Something else I want you to consider.  It's easy to say, "Oh, it's family, so I'm going to give them a $400/month discount on the rent (whatever the discount is)."  But it's really not much different than if you were literally giving them $400/month out of your pocket to subsidize their living expenses.  There is also an opportunity cost in that it will take you that much longer to reach your own goals because of that lost income.  Perhaps that is exactly how you think of it and you are fine with it.  That's fair enough!  But, for me, it would have to be an extremely close family member who had some kind of permanent issue for me to subsidize them like that long-term.

Oh! I should have also mentioned. HELOCs are typically only for owner-occupied properties. I've heard rumors they exist for investment properties, but are extremely hard to come by. But another good reason not to pay down the mortgage. You might have a hard time accessing the equity with a HELOC anyway.

You should check with a CPA> accepting well below FMV rents for a family member may affect your write-offs.

@Patrick Daniel I don't have any equity in the property because I just bought it.  Seller financed deals would be optimal but hard to come by in my areas of investing interest.  My $10k goal is going to be roughly a 15 year plan.

@Jennifer T. This mortgage is the only debt I have so I see it as a win-win as I personally don't have to pay as much on the mortgage and my family isn't living in a crowded space with rude neighbors.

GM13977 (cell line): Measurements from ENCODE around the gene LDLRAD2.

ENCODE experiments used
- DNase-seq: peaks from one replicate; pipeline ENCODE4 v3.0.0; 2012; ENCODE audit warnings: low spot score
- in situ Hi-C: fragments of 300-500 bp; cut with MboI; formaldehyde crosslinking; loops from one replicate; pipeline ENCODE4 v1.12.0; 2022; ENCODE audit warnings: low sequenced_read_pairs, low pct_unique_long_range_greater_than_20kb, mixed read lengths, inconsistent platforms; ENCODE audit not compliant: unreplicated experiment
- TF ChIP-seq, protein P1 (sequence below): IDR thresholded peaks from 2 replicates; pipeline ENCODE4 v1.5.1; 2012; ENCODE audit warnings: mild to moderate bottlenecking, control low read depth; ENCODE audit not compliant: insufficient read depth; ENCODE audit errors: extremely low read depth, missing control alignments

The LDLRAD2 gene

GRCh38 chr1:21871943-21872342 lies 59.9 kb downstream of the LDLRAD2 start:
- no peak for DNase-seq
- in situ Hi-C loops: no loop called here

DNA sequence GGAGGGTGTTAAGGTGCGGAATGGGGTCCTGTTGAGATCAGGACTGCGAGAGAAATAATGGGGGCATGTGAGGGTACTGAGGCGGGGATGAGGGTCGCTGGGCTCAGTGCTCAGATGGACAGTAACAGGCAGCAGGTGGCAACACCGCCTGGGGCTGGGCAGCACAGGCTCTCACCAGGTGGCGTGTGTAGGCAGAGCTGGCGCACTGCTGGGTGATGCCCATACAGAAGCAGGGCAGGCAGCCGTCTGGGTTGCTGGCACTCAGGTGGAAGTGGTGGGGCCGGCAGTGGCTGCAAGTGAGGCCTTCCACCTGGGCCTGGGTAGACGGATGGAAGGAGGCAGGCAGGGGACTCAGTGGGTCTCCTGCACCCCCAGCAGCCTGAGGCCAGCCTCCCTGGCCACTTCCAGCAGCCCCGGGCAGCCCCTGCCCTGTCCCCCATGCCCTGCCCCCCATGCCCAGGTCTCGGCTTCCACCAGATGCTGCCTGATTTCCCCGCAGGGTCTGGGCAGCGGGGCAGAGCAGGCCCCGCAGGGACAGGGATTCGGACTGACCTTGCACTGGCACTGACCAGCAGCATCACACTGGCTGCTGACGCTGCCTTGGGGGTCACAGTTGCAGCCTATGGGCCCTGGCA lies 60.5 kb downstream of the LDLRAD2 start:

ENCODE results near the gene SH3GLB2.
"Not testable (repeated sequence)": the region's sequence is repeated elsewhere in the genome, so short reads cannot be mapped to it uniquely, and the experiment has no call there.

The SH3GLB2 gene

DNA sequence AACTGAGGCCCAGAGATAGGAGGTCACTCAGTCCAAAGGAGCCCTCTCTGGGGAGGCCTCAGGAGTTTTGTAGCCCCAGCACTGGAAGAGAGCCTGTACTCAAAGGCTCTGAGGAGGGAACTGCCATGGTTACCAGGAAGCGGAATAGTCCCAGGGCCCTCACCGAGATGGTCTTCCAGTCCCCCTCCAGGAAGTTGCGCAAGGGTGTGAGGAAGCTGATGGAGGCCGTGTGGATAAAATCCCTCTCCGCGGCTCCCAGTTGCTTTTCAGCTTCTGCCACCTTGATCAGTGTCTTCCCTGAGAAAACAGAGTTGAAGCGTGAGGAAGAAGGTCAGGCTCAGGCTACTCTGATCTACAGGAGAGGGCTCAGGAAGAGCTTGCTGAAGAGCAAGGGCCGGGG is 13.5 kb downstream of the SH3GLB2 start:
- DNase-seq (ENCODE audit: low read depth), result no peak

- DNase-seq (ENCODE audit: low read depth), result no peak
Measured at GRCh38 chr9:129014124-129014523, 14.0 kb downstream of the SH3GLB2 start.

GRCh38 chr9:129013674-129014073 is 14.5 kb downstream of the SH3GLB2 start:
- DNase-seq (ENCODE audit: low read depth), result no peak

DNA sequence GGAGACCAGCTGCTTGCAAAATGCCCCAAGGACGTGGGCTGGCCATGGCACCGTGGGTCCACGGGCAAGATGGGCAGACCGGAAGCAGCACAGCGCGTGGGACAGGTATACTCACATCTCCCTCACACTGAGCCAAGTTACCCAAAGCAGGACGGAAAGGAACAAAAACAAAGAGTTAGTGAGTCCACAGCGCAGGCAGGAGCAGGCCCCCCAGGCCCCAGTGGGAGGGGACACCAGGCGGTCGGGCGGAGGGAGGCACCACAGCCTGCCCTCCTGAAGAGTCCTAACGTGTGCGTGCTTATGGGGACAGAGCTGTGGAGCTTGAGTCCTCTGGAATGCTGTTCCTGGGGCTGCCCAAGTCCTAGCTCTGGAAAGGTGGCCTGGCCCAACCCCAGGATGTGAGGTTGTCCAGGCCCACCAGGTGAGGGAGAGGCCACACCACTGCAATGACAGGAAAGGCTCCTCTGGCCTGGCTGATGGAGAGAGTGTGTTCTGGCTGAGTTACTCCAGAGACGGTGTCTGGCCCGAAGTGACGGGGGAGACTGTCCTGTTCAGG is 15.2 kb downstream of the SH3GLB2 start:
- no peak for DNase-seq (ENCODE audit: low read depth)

@John Thedford The family discount is at the very bottom of the FMV for that area and confirmed that with my CPA.

@Ryan Valdez

So you bought a house as your first “investment” and allow family to live there cheap. The result is that you lose money every month.

That is a poor investment. What happens when something expensive breaks? After losing hundreds of dollars a month for a few years imagine paying several thousand for a new roof.

You said you would hold it long term, why? Do you expect your family’s income to never increase and them to always need you to give them discounts? What happens if you lose your job?

This is a very bad idea.

I would not consider your first property purchase as investment. As long as family is living in it and you are supplementing their rent just consider it a gift to them. Do not allow any equity to grow in it. Dead equity in that property is only going to slow down your plans to invest.

@Anthony Gayden How do I find these properties where nothing breaks or needs to be replaced?  Looking at my standpoint, I just bought a brand new house for 1/3 of the price.  By helping my family to get back on their feet, I didn't have to find tenants or a property manager.  Thankfully I can afford to be a little riskier with this "investment" right now with my current job that I just started, and I don't plan on quitting anytime soon. 

@Thomas S. I think my plan of action will be to use the money on other investments rather than paying down the mortgage. 

Originally posted by @Ryan Valdez :

@Anthony Gayden How do I find these properties where nothing breaks or needs to be replaced?  Looking at my standpoint, I just bought a brand new house for 1/3 of the price.  By helping my family to get back on their feet, I didn't have to find tenants or a property manager.  Thankfully I can afford to be a little riskier with this "investment" right now with my current job that I just started, and I don't plan on quitting anytime soon. 

@Thomas S. I think my plan of action will be to use the money on other investments rather than paying down the mortgage. 

 Stop calling it an investment. It is charity plain and simple. That is fine since I would help my family as well. But whether it is cash pay outs or free rent, it is not an investment and treating it as such will not benefit you.

Instead I would look at it as merely an expense and start investing elsewhere like you are thinking.